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Conversation around taking a knee means people are ‘forgetting’ the true cause, says Thierry Henry

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Thierry Henry says the discussion around whether or not footballers should take the knee before games has become a distraction from the real “cause.”

The former Arsenal and Barcelona star, who recently quit social media in protest of racist abuse and online harassment, believes the discourse has veered so far off course that people are now “forgetting” why players started kneeling in the first place.

“There was the debate recently about taking the knee or standing — but that’s not the debate,” he told CNN’s Darren Lewis. “That’s not the cause. The cause is: what are you going to do for it to be better for everybody? Equality. Everybody, and obviously I’m going to talk about my community.

“This is not so much about kneeling or standing — which, by the way, I thought kneeling was a strong, strong message and we all know where it comes from — but then the discussion moved to: are we standing or are we kneeling?

“What about the cause? What about the main point of why we are doing it in the first place? Or why we still have to do it? That’s something for me that is very important and we keep on forgetting about it.”

The act of kneeling was taken up by the Premier League last season in solidarity with Black Lives Matter.

However, earlier this month, Crystal Palace star Wilfried Zaha became the first Premier League player not to take a knee before kickoff, instead choosing to stand before his side’s match against West Brom. Zaha said it was “becoming something we just do.”

“For me, personally, I feel kneeling has just become a part of the pre-match routine and at the moment it doesn’t matter whether we kneel or stand, some of us still continue to receive abuse,” he said at the time.

READ: ‘It’s not a safe place’ — Thierry Henry quits social media, hoping to inspire others to stand up to online abuse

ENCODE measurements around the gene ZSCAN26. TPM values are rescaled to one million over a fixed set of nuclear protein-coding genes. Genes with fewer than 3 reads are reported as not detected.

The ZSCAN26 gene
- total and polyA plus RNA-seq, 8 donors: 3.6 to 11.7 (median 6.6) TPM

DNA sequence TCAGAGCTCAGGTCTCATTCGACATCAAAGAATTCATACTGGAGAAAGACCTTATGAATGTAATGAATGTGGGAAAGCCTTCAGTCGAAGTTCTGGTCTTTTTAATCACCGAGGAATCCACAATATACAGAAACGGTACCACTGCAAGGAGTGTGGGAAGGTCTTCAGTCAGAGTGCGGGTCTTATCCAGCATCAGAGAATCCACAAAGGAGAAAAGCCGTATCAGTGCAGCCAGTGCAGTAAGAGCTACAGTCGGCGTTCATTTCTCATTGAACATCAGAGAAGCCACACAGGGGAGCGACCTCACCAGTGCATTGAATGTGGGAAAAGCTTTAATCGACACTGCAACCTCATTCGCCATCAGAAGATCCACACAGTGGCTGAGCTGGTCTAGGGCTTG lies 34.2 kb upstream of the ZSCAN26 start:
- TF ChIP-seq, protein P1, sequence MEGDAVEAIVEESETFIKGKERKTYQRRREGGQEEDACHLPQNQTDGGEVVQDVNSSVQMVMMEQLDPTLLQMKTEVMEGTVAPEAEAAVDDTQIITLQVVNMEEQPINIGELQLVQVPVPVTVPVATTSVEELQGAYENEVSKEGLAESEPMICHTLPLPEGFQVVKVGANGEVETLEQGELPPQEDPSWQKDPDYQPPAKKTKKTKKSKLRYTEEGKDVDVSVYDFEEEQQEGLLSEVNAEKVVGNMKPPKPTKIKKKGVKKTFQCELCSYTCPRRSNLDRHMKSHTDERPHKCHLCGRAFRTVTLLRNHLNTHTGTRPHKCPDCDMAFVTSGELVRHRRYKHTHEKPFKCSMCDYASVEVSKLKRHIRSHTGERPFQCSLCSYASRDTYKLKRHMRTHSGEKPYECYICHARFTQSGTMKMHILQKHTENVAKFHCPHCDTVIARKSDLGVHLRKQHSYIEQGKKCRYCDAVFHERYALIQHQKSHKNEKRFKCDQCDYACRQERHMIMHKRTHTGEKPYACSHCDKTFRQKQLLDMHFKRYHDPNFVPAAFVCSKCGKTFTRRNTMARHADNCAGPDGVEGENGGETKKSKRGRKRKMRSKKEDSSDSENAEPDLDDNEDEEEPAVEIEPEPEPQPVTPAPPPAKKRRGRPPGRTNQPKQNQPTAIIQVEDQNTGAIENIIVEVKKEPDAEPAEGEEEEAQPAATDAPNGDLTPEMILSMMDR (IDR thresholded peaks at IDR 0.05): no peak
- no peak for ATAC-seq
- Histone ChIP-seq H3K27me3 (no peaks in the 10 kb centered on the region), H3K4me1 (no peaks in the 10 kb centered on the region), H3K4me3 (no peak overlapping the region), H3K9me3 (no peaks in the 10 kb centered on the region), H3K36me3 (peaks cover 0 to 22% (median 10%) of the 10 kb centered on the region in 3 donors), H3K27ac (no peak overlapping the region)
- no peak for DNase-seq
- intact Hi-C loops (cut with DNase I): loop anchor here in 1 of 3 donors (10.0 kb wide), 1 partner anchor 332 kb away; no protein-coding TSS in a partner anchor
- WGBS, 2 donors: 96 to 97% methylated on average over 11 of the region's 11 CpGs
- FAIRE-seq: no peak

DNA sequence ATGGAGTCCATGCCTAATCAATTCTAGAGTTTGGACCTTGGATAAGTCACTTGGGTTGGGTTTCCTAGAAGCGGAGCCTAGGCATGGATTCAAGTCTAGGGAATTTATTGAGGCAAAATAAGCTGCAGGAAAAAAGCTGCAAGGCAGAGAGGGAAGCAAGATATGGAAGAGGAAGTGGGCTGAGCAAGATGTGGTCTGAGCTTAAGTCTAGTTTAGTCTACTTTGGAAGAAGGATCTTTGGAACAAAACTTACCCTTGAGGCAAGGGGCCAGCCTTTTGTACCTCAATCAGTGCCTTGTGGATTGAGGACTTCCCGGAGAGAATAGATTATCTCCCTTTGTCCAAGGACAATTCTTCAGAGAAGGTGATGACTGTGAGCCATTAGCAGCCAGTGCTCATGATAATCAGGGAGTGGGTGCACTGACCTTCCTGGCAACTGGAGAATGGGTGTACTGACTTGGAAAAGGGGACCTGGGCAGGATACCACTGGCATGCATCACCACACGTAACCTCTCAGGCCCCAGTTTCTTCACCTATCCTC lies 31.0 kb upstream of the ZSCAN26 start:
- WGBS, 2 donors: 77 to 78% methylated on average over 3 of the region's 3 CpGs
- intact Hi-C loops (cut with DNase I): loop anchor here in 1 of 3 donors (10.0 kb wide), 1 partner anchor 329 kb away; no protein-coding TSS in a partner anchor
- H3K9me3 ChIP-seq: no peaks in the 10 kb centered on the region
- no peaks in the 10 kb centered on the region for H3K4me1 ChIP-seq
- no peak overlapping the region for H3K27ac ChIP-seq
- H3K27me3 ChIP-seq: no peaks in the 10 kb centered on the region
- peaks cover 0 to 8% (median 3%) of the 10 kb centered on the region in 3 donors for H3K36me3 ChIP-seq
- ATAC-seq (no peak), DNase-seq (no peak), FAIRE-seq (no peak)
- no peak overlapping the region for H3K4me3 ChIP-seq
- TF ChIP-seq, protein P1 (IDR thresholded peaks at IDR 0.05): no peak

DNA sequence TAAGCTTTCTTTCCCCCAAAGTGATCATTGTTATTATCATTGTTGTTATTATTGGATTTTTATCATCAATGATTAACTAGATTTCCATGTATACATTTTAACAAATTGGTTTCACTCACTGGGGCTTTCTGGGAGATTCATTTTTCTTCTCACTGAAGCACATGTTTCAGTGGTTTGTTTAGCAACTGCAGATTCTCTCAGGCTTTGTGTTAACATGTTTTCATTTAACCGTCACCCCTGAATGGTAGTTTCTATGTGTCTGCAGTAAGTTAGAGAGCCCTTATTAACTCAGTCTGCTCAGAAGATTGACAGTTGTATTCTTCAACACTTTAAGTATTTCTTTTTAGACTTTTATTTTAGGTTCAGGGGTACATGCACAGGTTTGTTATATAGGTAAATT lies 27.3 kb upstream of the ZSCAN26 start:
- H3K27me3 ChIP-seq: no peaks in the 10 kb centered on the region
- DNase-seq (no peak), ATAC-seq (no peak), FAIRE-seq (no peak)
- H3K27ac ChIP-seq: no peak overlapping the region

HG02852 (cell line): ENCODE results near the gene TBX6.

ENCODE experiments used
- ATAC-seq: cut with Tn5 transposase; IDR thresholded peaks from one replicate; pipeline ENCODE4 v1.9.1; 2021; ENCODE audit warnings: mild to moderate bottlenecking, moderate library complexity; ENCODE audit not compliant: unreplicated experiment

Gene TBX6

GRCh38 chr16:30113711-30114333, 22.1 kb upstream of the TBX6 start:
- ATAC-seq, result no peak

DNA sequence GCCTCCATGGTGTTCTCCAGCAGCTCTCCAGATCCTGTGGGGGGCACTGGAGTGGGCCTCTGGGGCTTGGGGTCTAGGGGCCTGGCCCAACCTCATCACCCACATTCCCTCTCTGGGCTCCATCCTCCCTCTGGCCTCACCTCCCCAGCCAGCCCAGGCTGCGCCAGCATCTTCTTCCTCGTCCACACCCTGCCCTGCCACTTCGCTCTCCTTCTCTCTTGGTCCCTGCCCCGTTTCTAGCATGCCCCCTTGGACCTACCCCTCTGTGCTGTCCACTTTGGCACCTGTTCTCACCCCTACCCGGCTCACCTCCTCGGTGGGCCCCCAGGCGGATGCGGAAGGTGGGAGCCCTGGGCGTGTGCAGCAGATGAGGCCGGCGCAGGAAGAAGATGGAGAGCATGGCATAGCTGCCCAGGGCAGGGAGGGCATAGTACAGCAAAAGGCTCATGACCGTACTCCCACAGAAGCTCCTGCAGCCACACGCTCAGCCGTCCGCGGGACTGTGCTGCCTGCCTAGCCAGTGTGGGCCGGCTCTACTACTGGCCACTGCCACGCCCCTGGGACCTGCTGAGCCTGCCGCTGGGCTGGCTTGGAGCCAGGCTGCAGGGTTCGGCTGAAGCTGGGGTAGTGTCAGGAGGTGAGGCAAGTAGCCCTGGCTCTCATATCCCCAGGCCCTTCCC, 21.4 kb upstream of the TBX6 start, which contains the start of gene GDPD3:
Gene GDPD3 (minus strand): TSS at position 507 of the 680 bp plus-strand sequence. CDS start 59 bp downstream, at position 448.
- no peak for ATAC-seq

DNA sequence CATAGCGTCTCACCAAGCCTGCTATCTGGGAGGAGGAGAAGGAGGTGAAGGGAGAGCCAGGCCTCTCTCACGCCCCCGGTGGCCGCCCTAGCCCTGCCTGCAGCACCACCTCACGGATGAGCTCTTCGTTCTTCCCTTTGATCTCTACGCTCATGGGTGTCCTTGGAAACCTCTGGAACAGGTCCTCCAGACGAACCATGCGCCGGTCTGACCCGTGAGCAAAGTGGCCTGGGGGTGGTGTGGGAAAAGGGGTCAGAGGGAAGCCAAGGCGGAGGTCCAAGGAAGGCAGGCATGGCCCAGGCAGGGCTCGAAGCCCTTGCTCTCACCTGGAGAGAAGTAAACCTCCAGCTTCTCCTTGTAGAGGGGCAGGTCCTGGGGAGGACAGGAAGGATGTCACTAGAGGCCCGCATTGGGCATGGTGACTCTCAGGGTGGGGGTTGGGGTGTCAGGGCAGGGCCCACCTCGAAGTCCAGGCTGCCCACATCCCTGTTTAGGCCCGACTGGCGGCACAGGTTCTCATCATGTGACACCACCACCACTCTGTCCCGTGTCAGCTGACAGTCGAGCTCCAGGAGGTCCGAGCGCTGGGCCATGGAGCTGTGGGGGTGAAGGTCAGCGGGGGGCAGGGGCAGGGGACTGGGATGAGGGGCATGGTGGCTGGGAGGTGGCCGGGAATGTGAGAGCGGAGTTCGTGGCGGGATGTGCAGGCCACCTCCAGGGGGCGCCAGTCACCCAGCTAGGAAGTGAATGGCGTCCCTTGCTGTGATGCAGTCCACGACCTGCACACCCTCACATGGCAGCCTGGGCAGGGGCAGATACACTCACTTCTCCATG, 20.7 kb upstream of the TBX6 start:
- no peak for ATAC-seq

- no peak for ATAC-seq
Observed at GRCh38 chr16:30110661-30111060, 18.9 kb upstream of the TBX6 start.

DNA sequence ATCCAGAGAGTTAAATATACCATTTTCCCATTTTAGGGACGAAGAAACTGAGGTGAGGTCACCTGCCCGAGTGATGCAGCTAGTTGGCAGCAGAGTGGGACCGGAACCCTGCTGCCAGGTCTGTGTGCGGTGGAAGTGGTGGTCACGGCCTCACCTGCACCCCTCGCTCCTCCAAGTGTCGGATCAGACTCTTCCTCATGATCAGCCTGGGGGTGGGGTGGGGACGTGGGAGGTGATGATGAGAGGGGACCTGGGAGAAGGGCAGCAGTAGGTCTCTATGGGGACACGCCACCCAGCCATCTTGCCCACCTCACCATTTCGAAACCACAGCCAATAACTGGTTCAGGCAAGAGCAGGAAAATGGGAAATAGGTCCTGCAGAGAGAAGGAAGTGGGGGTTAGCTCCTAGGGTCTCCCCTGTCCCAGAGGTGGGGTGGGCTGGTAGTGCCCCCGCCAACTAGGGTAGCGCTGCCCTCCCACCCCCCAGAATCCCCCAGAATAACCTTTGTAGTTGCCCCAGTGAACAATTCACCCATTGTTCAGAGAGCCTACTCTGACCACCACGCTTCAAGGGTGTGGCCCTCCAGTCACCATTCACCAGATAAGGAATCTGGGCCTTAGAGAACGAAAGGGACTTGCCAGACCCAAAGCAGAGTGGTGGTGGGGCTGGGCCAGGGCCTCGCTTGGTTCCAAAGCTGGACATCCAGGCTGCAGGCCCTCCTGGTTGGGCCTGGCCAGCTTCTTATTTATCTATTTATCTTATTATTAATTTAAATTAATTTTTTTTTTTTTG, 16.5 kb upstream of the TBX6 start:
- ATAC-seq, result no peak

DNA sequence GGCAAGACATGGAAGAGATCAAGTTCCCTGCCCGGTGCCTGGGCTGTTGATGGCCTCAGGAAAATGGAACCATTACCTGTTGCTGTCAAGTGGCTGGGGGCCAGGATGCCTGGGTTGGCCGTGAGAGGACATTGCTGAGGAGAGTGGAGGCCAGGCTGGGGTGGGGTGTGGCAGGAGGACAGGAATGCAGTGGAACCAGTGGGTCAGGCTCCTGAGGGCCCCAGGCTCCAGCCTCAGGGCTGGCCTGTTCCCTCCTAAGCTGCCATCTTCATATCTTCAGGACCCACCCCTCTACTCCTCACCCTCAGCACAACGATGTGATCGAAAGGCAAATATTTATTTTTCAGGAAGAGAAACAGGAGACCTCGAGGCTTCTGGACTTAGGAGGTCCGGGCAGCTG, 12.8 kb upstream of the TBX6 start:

‘Here for the cause’

However, a number of footballers continue to be racially abused on social media alongside high-profile incidents of alleged racist abuse on the pitch and Henry says he would like to see more pressure put on those at the top of the game, rather than players.

“What happened the other day on the field, you see people always asking question to the victims, the guys that are getting abused on the field, players,” he said.

“Sometimes players themselves have to come out and talk about it, sometimes they’ve been asked questions. I don’t see a lot of people going to the offices of the big authorities with a camera and a mic and waiting for whoever is in charge to talk about it and see what they say about it. Not a statement — talk about it.

“We want to know. We want to know what is being worked on, what you’re talking about, what’s next because we can debate about kneeling and standing for a long time and everyone has their own view on that and we saw that with Wilfried Zaha.

“But we’re here for the cause. The debate all the time shouldn’t be are you kneeling or are you standing — [it should be] the cause, what is happening next?”

Henry announced on Friday that he would be quitting his social media accounts until tech companies started doing more to hold users accountable for their actions.

The World Cup winner, who had 2.3 million followers on Twitter, said that although social media has many benefits, some users deployed their posts in a much more sinister way.

“It’s not a safe place and it’s not a safe environment,” he explained “I wanted to take a stand on saying that it is an important tool that unfortunately some people turn into a weapon because they can hide behind a fake account.”

“I’m not saying it’s not good to have social media, I’m just trying to say that it has to be a safe place. Basically, I did what I felt and I hope it can inspire people to do the same thing if they feel the same way.”

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